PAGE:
Life After a Brain Injury

Brain injury no matter how minor or major it is, it will affect almost all aspects of your life. It can take away your career; it can take away your memories or cause physical changes and many other things. But with all the negative impact brain trauma can result it in, it doesn’t mean that you should feel beat down, weary or depressed.

Feeling depressed will serve you no purpose; it will just add more weight on you. The best thing to do is, move on and find ways to enjoy your life with your new condition.

To understand what life is like after brain injury, it is first important to look at what happens to your brain when it suffers injury.

Before injury

The brain is made up of neurons and enclosed in the skull; the function of the neurons is to form nerve tracts throughout the brain. The nerve tracts are used to carry messages to all parts of the brain. When injury or trauma occurs, the neurons and the nerve tracts may be affected

If this happens the brain will have difficulties transmitting messages, meaning that some functions of the brain maybe affected permanently or temporarily.


Most people who have brain damage go through denial, meaning that they simply deny the significance of their injury. The effects of brain injury are not easy to ignore because you can’t control them, this means that the only way forward is to deal with it.

Deal with it

The first and the most important thing to understand is that brain injury, will affect who you are, how you behave and how you relate with others. Therefore the best way forward is to find ways to deal with the issues. For example, you can join a support group, keep records of important things, come up with a routine and make appropriate changes in the way you work or study.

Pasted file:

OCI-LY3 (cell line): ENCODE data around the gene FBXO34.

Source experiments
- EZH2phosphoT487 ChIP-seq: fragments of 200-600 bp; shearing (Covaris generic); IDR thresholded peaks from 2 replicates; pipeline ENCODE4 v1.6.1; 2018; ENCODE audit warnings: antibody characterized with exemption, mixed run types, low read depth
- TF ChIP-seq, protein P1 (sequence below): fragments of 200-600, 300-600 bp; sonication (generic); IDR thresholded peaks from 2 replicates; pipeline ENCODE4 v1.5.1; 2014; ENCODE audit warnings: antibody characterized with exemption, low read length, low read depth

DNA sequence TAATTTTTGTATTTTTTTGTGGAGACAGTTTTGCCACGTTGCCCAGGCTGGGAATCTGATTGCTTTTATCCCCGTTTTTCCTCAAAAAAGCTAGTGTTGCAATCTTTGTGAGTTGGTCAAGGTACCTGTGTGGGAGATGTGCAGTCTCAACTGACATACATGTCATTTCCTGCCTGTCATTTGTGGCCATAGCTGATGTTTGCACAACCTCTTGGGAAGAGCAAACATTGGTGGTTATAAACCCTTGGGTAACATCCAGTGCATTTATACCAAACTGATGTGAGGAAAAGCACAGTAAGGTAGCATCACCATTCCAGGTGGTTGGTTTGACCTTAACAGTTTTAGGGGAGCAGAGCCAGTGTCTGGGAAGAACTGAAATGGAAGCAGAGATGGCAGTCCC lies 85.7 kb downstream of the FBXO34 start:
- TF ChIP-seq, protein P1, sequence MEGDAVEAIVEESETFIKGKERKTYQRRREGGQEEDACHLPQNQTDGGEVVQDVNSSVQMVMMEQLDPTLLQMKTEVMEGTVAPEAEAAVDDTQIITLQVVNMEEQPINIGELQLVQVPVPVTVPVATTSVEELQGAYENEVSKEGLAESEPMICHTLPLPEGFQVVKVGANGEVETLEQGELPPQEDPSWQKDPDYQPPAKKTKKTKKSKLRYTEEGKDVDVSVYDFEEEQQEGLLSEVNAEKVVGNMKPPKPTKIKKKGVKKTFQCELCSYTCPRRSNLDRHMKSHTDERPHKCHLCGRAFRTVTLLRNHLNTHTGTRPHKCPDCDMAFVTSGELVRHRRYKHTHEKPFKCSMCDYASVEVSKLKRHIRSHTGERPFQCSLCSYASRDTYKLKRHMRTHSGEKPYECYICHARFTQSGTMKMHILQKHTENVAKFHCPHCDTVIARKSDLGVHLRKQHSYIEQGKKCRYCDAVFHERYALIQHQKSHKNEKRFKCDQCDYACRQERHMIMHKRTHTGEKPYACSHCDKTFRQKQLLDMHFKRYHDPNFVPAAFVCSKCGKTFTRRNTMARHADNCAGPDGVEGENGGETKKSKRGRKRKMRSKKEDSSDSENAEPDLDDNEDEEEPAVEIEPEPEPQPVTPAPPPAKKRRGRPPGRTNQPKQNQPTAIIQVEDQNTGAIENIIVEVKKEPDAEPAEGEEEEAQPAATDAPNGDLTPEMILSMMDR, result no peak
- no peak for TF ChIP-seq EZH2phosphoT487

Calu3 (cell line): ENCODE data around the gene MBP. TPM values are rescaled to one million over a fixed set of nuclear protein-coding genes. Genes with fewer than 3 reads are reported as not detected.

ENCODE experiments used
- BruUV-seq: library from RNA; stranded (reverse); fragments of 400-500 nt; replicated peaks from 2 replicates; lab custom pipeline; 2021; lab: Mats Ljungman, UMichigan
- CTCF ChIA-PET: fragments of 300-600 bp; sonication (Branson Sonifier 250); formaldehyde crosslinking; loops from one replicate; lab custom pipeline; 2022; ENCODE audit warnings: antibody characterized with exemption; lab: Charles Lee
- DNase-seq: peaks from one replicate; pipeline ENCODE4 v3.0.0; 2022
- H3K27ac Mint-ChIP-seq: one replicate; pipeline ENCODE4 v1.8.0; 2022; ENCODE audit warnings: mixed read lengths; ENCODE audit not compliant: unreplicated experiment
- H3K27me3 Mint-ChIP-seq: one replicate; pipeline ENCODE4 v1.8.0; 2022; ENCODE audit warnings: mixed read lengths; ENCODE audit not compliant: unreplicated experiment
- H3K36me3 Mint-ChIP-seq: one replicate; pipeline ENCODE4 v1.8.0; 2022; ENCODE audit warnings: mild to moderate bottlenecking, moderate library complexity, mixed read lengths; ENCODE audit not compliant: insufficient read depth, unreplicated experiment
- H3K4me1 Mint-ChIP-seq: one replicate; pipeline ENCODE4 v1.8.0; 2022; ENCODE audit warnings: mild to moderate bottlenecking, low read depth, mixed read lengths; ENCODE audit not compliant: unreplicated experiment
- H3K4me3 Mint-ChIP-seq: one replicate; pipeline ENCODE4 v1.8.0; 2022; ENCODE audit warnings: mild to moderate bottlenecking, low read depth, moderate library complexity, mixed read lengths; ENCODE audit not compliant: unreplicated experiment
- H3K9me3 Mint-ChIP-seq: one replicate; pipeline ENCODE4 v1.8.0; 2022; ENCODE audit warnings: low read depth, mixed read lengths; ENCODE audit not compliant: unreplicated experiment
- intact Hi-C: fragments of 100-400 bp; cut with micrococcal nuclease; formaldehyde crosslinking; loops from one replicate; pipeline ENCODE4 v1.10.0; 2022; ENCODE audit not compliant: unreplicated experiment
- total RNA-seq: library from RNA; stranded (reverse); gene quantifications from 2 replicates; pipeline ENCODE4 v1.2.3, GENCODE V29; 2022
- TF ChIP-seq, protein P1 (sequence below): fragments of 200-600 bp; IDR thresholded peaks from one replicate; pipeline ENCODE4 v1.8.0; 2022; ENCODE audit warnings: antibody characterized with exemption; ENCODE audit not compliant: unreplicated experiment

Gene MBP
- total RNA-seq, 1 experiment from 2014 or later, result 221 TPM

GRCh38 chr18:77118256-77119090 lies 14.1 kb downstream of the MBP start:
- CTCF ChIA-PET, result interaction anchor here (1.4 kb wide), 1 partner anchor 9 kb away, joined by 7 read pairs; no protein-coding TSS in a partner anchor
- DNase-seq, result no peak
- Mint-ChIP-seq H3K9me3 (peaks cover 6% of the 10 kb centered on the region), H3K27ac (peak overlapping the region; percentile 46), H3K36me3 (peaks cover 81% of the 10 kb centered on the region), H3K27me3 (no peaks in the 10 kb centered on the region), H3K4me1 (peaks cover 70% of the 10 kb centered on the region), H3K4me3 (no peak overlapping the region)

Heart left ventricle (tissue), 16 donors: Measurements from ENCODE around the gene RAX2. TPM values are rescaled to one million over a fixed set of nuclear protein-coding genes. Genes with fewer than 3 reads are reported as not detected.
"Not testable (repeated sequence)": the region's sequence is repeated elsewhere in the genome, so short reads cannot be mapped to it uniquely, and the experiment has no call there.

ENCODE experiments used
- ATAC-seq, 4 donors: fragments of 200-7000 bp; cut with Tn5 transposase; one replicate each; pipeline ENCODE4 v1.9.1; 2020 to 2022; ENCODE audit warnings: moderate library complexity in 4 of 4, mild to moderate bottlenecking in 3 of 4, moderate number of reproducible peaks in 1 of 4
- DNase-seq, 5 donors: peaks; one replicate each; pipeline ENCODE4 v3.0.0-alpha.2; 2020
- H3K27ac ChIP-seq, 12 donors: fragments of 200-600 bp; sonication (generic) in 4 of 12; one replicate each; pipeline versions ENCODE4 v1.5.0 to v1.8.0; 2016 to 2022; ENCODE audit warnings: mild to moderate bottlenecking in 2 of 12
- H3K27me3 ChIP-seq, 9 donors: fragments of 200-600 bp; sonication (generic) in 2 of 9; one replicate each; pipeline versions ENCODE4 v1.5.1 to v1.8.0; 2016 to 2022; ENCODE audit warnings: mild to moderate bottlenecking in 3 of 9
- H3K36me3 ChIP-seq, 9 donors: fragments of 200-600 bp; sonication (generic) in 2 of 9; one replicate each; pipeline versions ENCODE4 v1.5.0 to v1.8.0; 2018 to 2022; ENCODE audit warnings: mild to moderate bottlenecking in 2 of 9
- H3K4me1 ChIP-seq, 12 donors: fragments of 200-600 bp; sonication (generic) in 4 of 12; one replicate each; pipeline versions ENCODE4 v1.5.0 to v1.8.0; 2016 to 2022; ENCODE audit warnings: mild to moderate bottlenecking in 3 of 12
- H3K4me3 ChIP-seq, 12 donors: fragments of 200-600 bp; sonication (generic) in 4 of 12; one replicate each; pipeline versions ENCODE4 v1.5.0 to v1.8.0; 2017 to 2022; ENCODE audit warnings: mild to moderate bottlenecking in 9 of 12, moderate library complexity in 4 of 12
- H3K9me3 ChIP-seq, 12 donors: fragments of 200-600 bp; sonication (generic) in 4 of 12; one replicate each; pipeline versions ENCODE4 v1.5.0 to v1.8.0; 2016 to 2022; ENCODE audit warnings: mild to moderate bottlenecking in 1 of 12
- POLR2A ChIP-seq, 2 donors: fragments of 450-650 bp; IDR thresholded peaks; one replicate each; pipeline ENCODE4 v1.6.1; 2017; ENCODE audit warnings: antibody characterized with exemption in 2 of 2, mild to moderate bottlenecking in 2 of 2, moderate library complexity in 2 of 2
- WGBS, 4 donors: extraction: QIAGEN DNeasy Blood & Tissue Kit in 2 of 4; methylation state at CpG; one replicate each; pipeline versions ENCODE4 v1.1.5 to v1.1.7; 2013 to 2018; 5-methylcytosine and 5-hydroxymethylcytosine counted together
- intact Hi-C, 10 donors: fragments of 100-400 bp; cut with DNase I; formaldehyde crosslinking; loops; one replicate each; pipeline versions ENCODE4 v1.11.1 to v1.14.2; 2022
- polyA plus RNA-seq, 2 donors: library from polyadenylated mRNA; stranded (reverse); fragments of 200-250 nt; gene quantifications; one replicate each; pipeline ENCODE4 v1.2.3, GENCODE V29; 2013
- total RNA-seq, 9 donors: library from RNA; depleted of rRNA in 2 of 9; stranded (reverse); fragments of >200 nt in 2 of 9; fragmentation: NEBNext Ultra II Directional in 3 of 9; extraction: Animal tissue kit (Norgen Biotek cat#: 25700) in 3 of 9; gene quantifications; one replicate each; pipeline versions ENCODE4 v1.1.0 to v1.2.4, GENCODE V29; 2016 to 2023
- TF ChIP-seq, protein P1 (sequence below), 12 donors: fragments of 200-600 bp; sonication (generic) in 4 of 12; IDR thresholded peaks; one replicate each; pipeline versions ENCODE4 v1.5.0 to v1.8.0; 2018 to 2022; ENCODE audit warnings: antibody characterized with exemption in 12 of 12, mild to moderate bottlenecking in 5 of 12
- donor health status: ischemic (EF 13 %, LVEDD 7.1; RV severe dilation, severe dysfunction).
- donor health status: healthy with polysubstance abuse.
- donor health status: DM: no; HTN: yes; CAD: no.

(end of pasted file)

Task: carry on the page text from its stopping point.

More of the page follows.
Emotional problems

If you are living with someone who has suffered brain injury you should understand that they will have behavioral and emotional problems such as:

Mood swings: victims of brain injury may experience mood swings at any time, there are medications that can be taken to control this therefore the best thing to do is to talk to physician.

Anxiety: victims of brain injury sometimes feel fear and nervousness; this is because the person may have difficulty solving problems or when the person feels pressure. There are medicines and therapies that can be used to control anxiety therefore talk to a physician.

Depression: a depressed person will have feelings of sadness, worthlessness and general loss of interest in life.

Temper and irritability: some people who have suffered brain injury will exhibit short tempers, sometimes due to frustration, depression or damage to the parts of the brain that control emotional expressions.

As family members it is important to understand that the victim will have issues, your part is to understand them and help them through the problems. Therefore don’t make fun of them or make them feel isolated be there for them and give them the support they need.

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